There was widespread agreement at the Climate Week NYC (New York City), organised by the UN and the City of New York, in September about countries needing to step up action if any tangible results in climate change mitigation are to be achieved. As seen by the increasing engagement of Japanese companies in climate action, private player participation was also important this year.
Perhaps the biggest development since last year was the intensity and clarity in ‘energy transition’ conversations. Options of using biofuel and hydrogen to power ships and airplanes were discussed, the details of which can be found in the report, Mission Possible. Also, the ‘Climate Seven’ — seven corporations from across the world, including four from India — launched the ‘Cooling Challenge’. This commits to the challenge of adopting the best cooling technologies to bring down the power consumed and carbon emitted by cooling processes.
On the eve of Climate Week, 87 MNCs — with a combined worth of $2.3 trillion, and direct emissions equal to 73 coal-fired power plants — including four India-headquartered ones, announced they would set science-based climate targets aligned to limiting global temperature rise to 1.5° C, and reaching net-zero by no later than 2050. This is over and above the 550-plus companies who have already committed to align their emission reduction goals to the Paris Agreement.
Effective climate action will require extensive collaboration. The governments of India and Sweden, for instance, have announced that they will launch a ‘Leadership Group’ within the industry track to provide a platform for governments and the private sector to cooperate in technology and innovation. This will help develop low-carbon pathways for industry. Prime Minister Narendra Modi had also announced that India would launch a ‘Coalition for Disaster Resilient Infrastructure’, inviting UN member states to join this group.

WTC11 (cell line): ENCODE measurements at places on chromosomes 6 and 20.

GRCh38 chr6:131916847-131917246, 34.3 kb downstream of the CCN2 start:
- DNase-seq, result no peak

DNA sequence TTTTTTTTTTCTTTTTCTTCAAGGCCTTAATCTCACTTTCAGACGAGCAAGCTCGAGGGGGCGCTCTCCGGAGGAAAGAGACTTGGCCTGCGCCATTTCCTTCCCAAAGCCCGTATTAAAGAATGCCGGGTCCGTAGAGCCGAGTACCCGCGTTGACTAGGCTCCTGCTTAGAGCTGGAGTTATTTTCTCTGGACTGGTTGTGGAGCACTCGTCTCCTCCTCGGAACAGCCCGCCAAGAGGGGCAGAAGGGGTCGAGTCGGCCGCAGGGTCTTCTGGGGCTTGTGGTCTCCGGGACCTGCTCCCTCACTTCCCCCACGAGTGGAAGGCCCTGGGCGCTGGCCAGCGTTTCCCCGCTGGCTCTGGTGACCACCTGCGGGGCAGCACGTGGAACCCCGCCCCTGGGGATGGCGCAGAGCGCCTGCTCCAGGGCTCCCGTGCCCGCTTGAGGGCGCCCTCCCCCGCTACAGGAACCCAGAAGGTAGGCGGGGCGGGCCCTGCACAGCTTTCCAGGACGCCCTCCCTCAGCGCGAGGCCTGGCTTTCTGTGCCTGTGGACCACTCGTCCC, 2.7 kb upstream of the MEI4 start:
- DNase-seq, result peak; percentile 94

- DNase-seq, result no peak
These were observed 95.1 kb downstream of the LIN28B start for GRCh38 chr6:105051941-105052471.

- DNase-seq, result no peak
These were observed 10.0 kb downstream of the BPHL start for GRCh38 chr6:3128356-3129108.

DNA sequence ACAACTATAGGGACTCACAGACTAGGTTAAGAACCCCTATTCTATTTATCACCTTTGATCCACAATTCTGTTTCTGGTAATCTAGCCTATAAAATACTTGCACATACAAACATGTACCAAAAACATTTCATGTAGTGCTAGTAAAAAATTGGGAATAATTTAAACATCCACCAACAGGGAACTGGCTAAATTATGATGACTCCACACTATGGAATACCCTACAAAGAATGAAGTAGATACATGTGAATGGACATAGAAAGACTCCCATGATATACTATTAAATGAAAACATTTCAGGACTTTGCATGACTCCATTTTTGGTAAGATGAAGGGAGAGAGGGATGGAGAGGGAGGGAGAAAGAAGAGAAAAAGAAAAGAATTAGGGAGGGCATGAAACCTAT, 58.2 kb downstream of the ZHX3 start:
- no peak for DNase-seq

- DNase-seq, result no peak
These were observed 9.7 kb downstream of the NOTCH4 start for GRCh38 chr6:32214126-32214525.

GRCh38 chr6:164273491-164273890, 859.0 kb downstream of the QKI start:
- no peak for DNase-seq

In India, the war against single-use plastics is truly on. The transition to electric vehicles (EVs) has been triggered and enabling policies put in place. The LED (light-emitting diode) revolution has moved into a new gear with energy-efficient air-conditioners and motors being the next big things. The transition from biomass-burning to the use of LPG (liquefied petroleum gas), from fossil fuel to compressed natural gas (CNG) and biofuel continues steadily. Better use of water, creation of an ecosystem for better waste management and the development of a circular economy are other areas in focus. But all this is not enough. If climate action is to be effective, we have to adopt different ways of doing things to build a low-carbon economy. This presents India with one of the greatest business opportunities it has ever had — to reboot the global economic engine by creating solutions for a low-carbon pathway.
We need batteries that last longer, ships that run on hydrogen, planes that run on biofuel, buildings that are net-positive, agriculture that needs less water, reduced methane emission from cattle, biodegradable plastic, flexible solar films and much more, if we have to keep temperature rise below 1.5° C.
This article originally appeared in the Economic Times.
ARTICLE BY :
Anirban is the Chief Sustainability Officer at the Mahindra Group. He has been a speaker at COP25, The Climate Week, World Circular Economy Forum, to name a few. He has, in partnership with the World Bank, facilitated the creation of the Sustainable Housing Leadership Consortium to accelerate the spread of green buildings in India.